FIGURE 6
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Figure 6. The log2FC expression of selected proteins in the in vitro and human biopsies datasets. Protein names and its UniPort IDs: ATP5F1B (P06576), EEF1D (P29692), ETFB (P38117), DECR1 (Q16698), HSPA5 (P11021), and HSPB1 (P04792). (A) The log2FC value of in vitro data resulted from the comparison of protein expression levels in anthracyclines (ANTs) samples to control samples per time point. (B) The log2FC value of human biopsies data resulted from the protein expression levels in heart failure patients having cancer therapy with or without ANTs compared to the heart failure patients with no cancer (control group). Patient_ANTtreatment: heart failure patients that had cancer treatment with ANTs; Patient_nonANTtreatment: heart failure patients that had cancer treatment without ANTs.

Generally, the in vitro protein expression in IDA-treated samples differed from DOX- and EPI-treated samples, especially for the 4 proteins i.e., ATP5F1B, ETFB, EEF1D, and DECR1 (Figure 6A). The DECR1 and ETFB expression in the IDA-treated samples was downregulated at early time points, then increased and were closer to their expression in DOX and EPI-treated samples (Figure 6A). These 2 proteins show that the effect of ANT analogs could be diverse in short-term treatments, but become more convergent after long-term treatment. The log2FCs of ATP5F1B in ANTs-treated samples increased at later time points (from 168 to 336 h), despite their fluctuations at earlier time points in the in vitro data (Figure 6A). Interestingly, this is in agreement with the higher expression levels of ATP5F1B in the heart biopsies taken from patients treated with ANTs compared to control patients and patients treated without ANTs (Figure 6B). In addition, although the log2FCs of EEF1D differed between in vitro ANTs-treated samples, their log2FCs were always positive (Figure 6A). Similarly, EEF1D was overexpressed in the patients treated with ANTs compared to control patients and patients treated without ANTs (Figure 6B). For the other 4 proteins (ETFB, DECR1, HSPB1, and HSPA5), the in vitro data did not clearly show the same pattern as apparent in the human biopsies data (Figure 6).

Discussion

Recent researches on ANTs have explored the ANT-effects on cellular molecules such as DNA (Silva et al., 2017) and RNA (Reyes et al., 2017), but little is known about the ANT effects on the proteome level. In this study, we investigated how ANTs alter the protein expressions, influence cellular mechanisms, and promote heart failure in human cardiac microtissue as well as in human cardiac biopsies from ANTs-treated patients.

The in vitro clustering sample tree was built based on protein expressions in cardiac microtissues (Figure 3A). In the clustering tree, samples were grouped according to their exposure profiles. The in vitro DOX and EPI-treated samples were particularly showing a high similarity in protein expressions not only in the clustering tree but also in module eigengene values and PCA plots (Figures 3A–C). This confirms previous claims that EPI is a derivative of DOX, and shares a similar mechanism with DOX, while IDA is an analog derived from daunorubicin, another ANT (Kuffel et al., 1992; Minotti et al., 2004). The lipophilic ability could be an underlying factor that leads to the differences in protein profiles, in which IDA has higher lipophilicity than its parent molecule, daunorubicin (Matyszewska, 2020), while daunorubicin has higher lipophilicity than DOX (Matyjaszczyk-Gwarda et al., 2019). Specially, a rat cardiomyoblast study showed the inverse correlation between the lipophilicity of ANT analogs and their toxicity (Matyjaszczyk-Gwarda et al., 2019).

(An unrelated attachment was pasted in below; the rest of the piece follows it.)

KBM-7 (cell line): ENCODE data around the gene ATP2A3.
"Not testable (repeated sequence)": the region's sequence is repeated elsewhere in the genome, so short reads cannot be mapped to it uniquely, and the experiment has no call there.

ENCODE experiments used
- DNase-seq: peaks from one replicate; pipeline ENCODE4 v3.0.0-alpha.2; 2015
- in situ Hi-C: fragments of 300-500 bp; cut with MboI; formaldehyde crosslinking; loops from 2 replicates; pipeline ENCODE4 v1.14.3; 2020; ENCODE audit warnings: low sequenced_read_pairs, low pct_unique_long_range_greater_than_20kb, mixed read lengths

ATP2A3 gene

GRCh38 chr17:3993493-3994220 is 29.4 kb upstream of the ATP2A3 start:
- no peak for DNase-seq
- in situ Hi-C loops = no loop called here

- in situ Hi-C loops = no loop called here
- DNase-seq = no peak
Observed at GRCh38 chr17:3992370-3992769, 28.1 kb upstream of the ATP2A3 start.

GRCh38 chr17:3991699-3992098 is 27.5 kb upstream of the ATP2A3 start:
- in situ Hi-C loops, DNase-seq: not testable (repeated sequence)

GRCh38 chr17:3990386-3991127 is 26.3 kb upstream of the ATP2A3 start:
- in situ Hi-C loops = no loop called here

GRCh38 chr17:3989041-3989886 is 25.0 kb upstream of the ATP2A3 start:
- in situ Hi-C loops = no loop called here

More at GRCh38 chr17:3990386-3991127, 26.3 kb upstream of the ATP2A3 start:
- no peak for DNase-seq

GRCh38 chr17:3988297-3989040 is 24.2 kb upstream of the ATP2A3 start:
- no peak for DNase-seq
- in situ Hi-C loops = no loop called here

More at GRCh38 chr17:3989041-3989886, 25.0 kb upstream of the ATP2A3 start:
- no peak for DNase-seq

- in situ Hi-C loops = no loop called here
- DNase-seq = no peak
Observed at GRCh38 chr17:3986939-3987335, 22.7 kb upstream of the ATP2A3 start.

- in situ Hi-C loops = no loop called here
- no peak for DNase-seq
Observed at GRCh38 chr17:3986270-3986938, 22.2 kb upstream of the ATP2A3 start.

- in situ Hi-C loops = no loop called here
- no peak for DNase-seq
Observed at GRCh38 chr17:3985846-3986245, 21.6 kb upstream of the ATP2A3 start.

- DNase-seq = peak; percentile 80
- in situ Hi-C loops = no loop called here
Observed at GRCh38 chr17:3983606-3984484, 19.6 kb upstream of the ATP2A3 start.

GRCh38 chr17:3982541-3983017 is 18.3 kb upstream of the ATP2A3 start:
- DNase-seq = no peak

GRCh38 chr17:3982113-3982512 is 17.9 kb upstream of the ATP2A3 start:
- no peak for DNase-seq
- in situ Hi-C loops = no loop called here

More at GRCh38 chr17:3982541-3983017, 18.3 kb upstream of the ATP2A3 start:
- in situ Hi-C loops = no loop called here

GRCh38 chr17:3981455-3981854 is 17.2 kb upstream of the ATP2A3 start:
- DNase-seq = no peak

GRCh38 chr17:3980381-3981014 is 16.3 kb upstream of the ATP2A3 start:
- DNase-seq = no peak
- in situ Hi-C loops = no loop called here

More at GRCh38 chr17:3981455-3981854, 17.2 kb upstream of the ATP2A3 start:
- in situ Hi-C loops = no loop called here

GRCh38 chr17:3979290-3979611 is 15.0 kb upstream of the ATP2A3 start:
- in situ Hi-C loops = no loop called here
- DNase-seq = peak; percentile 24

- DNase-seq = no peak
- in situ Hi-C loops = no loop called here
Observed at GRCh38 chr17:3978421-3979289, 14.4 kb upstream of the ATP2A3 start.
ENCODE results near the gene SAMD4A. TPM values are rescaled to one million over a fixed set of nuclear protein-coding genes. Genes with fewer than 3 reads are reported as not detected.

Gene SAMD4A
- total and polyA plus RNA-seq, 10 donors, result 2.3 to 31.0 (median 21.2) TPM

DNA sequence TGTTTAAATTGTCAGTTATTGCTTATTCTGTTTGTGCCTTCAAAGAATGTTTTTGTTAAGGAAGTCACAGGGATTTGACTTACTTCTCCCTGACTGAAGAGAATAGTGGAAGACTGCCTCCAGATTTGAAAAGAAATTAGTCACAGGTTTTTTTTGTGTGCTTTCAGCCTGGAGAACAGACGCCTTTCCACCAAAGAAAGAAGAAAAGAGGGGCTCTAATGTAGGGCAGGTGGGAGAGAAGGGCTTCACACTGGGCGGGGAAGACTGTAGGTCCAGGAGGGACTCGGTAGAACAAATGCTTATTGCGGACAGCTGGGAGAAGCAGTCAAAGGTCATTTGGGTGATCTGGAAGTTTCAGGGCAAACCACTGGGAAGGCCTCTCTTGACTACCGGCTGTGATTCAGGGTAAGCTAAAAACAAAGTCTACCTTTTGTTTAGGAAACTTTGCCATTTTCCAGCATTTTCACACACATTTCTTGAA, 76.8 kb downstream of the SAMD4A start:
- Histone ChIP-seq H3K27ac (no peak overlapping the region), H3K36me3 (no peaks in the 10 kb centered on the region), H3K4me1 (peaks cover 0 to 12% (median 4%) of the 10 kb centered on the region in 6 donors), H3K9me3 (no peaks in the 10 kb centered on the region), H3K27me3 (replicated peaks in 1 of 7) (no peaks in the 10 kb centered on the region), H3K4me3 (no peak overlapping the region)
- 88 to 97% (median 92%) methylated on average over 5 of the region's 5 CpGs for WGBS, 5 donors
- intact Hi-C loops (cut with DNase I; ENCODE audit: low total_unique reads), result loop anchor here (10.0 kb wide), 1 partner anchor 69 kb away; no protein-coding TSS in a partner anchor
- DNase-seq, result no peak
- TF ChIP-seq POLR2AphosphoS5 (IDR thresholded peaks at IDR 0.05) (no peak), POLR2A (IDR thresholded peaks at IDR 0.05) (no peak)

While the in vitro model, as a well-controlled system, seems to be able to capture subtle divergences across ANT analogs, the human biopsies could not be grouped by the protein profiles in accordance with the patients’ medical history (Figure 4A). The main reason could be that the participants were all heart failure patients, who share quite similar protein expression profiles. Furthermore, clinical treatments usually incorporate different ANT analogs with other drugs such as docetaxel, cytosine arabinoside, vincristine, etc., rather than using a single ANT as a monotherapy (Supplementary Table 2). This combined chemotherapy has been recommended because of its survival benefit and cost-effectiveness (Keating et al., 1981; von Minckwitz, 2007). However, it also causes challenges for ANT-induced cardiotoxicity study. Even though patient data is certainly complex and reflects multifactor treatments, the combination of in vitro and human biopsies data could still be used to project the outcome of an empirical experiment to clinical applications. Our study design thus represents an innovative approach and may therefore contribute toward the relevance of dedicated in vitro models for predicting human health outcomes.